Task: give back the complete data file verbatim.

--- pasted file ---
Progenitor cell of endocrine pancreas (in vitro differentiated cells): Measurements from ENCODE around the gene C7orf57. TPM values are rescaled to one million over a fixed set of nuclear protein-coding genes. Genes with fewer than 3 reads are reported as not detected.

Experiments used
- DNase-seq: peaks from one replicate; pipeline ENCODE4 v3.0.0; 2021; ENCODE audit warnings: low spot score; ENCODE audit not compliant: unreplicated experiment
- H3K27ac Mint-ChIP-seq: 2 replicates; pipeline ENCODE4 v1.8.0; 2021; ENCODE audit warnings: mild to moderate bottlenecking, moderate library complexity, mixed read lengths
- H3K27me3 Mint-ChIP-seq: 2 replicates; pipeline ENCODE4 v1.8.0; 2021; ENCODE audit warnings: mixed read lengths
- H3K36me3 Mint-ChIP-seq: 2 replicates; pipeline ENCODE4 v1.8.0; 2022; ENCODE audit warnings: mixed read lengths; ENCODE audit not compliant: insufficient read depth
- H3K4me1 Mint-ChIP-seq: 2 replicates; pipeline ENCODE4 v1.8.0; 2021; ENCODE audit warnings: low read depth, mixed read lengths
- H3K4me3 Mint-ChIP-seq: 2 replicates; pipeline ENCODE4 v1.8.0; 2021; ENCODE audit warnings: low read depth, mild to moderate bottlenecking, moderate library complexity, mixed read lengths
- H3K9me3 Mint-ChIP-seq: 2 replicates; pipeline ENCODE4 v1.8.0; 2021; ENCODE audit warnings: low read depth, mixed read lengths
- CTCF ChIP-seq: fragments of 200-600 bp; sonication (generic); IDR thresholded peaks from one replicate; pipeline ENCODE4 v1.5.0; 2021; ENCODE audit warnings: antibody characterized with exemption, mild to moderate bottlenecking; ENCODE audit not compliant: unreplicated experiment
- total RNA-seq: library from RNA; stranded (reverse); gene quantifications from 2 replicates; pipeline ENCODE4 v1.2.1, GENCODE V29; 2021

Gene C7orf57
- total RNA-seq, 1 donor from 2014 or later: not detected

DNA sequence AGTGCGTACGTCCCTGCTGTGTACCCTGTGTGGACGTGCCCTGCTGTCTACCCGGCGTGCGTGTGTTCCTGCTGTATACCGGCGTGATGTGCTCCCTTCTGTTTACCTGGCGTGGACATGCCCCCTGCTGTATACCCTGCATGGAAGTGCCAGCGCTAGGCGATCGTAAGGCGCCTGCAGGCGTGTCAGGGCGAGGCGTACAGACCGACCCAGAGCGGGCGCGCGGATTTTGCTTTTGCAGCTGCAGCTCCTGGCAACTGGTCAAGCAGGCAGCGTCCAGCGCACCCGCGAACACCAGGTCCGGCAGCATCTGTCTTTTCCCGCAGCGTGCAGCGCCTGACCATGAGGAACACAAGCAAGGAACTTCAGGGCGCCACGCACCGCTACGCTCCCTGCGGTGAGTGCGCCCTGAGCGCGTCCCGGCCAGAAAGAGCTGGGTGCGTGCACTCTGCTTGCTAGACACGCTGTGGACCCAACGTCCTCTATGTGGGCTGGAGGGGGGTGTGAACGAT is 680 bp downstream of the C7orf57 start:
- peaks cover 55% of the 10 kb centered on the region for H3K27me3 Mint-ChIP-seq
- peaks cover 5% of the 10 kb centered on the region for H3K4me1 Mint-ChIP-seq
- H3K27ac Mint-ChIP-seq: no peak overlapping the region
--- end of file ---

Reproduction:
Progenitor cell of endocrine pancreas (in vitro differentiated cells): Measurements from ENCODE around the gene C7orf57. TPM values are rescaled to one million over a fixed set of nuclear protein-coding genes. Genes with fewer than 3 reads are reported as not detected.

Experiments used
- DNase-seq: peaks from one replicate; pipeline ENCODE4 v3.0.0; 2021; ENCODE audit warnings: low spot score; ENCODE audit not compliant: unreplicated experiment
- H3K27ac Mint-ChIP-seq: 2 replicates; pipeline ENCODE4 v1.8.0; 2021; ENCODE audit warnings: mild to moderate bottlenecking, moderate library complexity, mixed read lengths
- H3K27me3 Mint-ChIP-seq: 2 replicates; pipeline ENCODE4 v1.8.0; 2021; ENCODE audit warnings: mixed read lengths
- H3K36me3 Mint-ChIP-seq: 2 replicates; pipeline ENCODE4 v1.8.0; 2022; ENCODE audit warnings: mixed read lengths; ENCODE audit not compliant: insufficient read depth
- H3K4me1 Mint-ChIP-seq: 2 replicates; pipeline ENCODE4 v1.8.0; 2021; ENCODE audit warnings: low read depth, mixed read lengths
- H3K4me3 Mint-ChIP-seq: 2 replicates; pipeline ENCODE4 v1.8.0; 2021; ENCODE audit warnings: low read depth, mild to moderate bottlenecking, moderate library complexity, mixed read lengths
- H3K9me3 Mint-ChIP-seq: 2 replicates; pipeline ENCODE4 v1.8.0; 2021; ENCODE audit warnings: low read depth, mixed read lengths
- CTCF ChIP-seq: fragments of 200-600 bp; sonication (generic); IDR thresholded peaks from one replicate; pipeline ENCODE4 v1.5.0; 2021; ENCODE audit warnings: antibody characterized with exemption, mild to moderate bottlenecking; ENCODE audit not compliant: unreplicated experiment
- total RNA-seq: library from RNA; stranded (reverse); gene quantifications from 2 replicates; pipeline ENCODE4 v1.2.1, GENCODE V29; 2021

Gene C7orf57
- total RNA-seq, 1 donor from 2014 or later: not detected

DNA sequence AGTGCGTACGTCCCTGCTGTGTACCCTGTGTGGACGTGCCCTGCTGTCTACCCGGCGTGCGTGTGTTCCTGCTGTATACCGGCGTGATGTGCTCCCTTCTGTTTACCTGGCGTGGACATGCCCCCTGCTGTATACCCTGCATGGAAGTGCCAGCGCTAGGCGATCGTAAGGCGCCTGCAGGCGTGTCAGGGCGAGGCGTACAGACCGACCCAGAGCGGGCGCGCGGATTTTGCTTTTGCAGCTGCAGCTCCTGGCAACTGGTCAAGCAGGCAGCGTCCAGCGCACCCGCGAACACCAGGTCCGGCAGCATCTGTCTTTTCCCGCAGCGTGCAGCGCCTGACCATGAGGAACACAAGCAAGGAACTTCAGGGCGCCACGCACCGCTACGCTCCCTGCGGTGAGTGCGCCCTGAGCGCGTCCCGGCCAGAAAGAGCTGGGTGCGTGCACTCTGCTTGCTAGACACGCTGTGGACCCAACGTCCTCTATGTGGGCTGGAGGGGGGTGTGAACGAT is 680 bp downstream of the C7orf57 start:
- peaks cover 55% of the 10 kb centered on the region for H3K27me3 Mint-ChIP-seq
- peaks cover 5% of the 10 kb centered on the region for H3K4me1 Mint-ChIP-seq
- H3K27ac Mint-ChIP-seq: no peak overlapping the region